17 Article Five-Year Survival with Combined Nivolumab and Ipilimumab in Advanced Melanoma. 2019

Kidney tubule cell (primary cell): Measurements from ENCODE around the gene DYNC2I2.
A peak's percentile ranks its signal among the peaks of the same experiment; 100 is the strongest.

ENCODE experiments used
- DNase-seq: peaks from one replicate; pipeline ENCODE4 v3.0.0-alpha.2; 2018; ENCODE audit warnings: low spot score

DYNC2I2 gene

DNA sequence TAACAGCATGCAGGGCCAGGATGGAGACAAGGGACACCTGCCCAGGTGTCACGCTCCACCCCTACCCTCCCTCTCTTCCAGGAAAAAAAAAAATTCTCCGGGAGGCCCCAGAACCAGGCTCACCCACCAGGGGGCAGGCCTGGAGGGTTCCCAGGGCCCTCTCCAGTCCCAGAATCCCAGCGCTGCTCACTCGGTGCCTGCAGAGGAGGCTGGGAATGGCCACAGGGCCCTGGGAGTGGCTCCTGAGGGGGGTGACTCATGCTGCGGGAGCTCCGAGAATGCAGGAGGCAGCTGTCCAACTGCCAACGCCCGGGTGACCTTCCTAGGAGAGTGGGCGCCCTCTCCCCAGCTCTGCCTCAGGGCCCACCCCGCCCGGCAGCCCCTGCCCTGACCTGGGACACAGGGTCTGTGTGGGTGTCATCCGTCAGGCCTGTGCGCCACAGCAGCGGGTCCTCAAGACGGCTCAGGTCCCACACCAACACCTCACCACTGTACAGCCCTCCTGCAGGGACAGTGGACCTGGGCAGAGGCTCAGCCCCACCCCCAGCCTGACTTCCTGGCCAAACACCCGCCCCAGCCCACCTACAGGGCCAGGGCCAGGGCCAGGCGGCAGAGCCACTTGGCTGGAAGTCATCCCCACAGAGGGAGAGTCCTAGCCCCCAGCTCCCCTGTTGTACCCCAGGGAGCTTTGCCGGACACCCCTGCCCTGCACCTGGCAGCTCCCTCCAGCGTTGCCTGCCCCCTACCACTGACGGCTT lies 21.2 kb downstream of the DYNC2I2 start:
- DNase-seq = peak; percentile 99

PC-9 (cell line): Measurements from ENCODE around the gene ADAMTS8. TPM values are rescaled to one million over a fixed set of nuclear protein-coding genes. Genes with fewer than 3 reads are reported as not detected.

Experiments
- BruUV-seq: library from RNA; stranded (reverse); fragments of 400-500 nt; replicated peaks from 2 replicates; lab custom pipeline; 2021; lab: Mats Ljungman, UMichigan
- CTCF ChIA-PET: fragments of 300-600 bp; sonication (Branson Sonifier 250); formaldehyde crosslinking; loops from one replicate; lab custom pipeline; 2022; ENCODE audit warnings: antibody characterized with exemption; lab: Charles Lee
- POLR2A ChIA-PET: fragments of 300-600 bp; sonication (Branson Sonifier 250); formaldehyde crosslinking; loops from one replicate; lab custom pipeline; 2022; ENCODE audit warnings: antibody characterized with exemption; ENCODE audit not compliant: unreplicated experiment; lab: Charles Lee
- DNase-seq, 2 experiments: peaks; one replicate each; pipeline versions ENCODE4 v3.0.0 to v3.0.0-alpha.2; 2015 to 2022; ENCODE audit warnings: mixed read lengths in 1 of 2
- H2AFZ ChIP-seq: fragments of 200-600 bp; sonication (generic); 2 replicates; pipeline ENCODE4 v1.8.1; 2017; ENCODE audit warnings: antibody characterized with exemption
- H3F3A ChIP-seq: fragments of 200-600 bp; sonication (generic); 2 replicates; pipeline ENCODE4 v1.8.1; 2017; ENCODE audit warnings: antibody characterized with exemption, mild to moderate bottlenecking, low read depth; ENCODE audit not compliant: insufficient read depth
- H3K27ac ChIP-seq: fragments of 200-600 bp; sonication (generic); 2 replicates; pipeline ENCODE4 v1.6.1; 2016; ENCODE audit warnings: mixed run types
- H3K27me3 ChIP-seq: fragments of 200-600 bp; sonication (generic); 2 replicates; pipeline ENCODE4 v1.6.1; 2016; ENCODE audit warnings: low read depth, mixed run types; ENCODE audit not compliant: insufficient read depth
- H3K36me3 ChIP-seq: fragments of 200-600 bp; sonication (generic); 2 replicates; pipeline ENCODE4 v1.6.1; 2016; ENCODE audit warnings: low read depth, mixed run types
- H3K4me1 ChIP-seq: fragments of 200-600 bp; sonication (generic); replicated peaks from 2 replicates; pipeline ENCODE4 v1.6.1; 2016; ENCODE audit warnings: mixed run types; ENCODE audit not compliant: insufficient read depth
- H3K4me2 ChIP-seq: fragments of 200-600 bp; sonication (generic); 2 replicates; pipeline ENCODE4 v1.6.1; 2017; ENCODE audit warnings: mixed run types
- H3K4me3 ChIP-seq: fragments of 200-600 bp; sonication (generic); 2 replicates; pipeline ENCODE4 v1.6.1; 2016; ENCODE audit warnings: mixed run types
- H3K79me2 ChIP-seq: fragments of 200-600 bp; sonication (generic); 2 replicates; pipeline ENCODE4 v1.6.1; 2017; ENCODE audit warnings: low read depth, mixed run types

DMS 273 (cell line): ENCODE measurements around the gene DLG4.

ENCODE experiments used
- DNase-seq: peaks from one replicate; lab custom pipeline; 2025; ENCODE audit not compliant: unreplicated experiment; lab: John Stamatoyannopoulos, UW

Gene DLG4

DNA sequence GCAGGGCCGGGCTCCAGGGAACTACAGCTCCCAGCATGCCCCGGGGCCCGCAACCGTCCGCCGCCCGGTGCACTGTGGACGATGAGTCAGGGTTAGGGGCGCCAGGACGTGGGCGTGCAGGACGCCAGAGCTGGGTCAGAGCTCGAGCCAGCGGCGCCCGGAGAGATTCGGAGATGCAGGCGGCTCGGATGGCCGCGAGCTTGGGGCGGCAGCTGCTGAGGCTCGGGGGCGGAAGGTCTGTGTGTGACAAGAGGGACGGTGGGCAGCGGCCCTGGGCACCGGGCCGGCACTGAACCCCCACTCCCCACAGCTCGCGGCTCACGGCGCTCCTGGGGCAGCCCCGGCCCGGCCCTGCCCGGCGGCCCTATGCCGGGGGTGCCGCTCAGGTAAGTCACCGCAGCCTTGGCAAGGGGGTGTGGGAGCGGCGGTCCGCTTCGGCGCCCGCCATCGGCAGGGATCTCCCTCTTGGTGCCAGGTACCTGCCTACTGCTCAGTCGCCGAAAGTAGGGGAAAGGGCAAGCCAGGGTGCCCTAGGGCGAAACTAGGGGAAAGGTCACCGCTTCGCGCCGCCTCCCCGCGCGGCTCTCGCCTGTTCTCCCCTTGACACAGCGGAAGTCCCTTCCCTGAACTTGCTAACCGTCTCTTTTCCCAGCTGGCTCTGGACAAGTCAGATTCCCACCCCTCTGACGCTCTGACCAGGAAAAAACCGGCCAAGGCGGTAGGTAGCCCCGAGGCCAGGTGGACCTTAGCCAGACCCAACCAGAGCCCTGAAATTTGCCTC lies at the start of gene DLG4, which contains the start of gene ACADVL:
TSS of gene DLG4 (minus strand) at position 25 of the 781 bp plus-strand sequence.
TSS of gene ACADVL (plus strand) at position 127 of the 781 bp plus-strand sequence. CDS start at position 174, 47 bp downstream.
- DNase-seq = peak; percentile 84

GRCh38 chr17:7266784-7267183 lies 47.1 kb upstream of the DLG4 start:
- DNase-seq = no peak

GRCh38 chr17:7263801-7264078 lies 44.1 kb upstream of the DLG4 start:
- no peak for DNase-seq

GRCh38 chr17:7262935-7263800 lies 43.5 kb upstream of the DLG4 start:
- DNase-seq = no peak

Larkin, James / Chiarion-Sileni, Vanna / Gonzalez, Rene / Grob, Jean-Jacques / Rutkowski, Piotr / Lao, Christopher D / Cowey, C Lance / Schadendorf, Dirk / Wagstaff, John / Dummer, Reinhard / Ferrucci, Pier F / Smylie, Michael / Hogg, David / Hill, Andrew / Márquez-Rodas, Ivan / Haanen, John / Guidoboni, Massimo / Maio, Michele / Schöffski, Patrick / Carlino, Matteo S / Lebbé, Céleste / McArthur, Grant / Ascierto, Paolo A / Daniels, Gregory A / Long, Georgina V / Bastholt, Lars / Rizzo, Jasmine I / Balogh, Agnes / Moshyk, Andriy / Hodi, F Stephen / Wolchok, Jedd D. ·From the Royal Marsden NHS Foundation Trust, London (J.L.), and the College of Medicine, Swansea University, Swansea (J.W.) - both in the United Kingdom · the Oncology Institute of Veneto IRCCS, Padua (V.C.-S.), the European Institute of Oncology, IRCCS, Milan (P.F.F.), Istituto Nazionale Tumori IRCCS Fondazione Pascale, Naples (P.A.A.), the Immunotherapy and Somatic Cell Therapy Unit, IRCCS Istituto Scientifico Romagnolo per lo Studio e la Cura dei Tumori, Meldola (M.G.), and the Center for Immuno-Oncology, Medical Oncology and Immunotherapy, University Hospital, Siena (M.M.) - all in Italy · the University of Colorado Cancer Center, Aurora (R.G.) · Aix-Marseille University, Assistance Publique-Hôpitaux de Marseille Hôpital Timone, Marseille (J.-J.G.), and Université de Paris, INSERM Unité 976, Assistance Publique-Hôpitaux de Paris Dermatology and Centres d'Investigation Clinique, Saint Louis Hospital, Paris (C.L.) - both in France · the Maria Sklodowska-Curie Institute-Oncology Center, Warsaw, Poland (P.R.) · the University of Michigan, Ann Arbor (C.D.L.) · Texas Oncology-Baylor Charles A. Sammons Cancer Center, Dallas (C.L.C.) · the Department of Dermatology, University of Essen, Essen, and the German Cancer Consortium, Heidelberg - both in Germany (D.S.) · Universitäts Spital, Zurich, Switzerland (R.D.) · Cross Cancer Institute, Edmonton, AB (M.S.), and the Princess Margaret Cancer Centre, Toronto (D.H.) - both in Canada · Tasman Oncology Research, Southport, QLD (A.H.), the Crown Princess Mary Cancer Centre, Melanoma Institute Australia, University of Sydney, Sydney, NSW (M.S.C., G.V.L.), and the Royal North Shore and Mater Hospitals (G.V.L.), Sydney, and the Peter MacCallum Cancer Centre, Melbourne, VIC (G.M.) - all in Australia · General University Hospital Gregorio Marañon and Centro de Investigación Biomédica en Red de Oncología, Madrid (I.M.-R.) · the Netherlands Cancer Institute, Amsterdam (J.H.) · the Leuven Cancer Institute, Department of General Medical Oncology, University Hospital Leuven, Leuven, Belgium (P.S.) · University of California San Diego Health-La Jolla Moores Cancer Center, La Jolla (G.A.D.) · the Department of Oncology, Odense University Hospital, Odense, Denmark (L.B.) · Bristol-Myers Squibb, Princeton, NJ (J.I.R., A.B., A.M.) · Dana-Farber Cancer Institute, Boston (F.S.H.) · and the Memorial Sloan Kettering Cancer Center and Weill Cornell Medical College, New York (J.D.W.). ·N Engl J Med · Pubmed #31562797.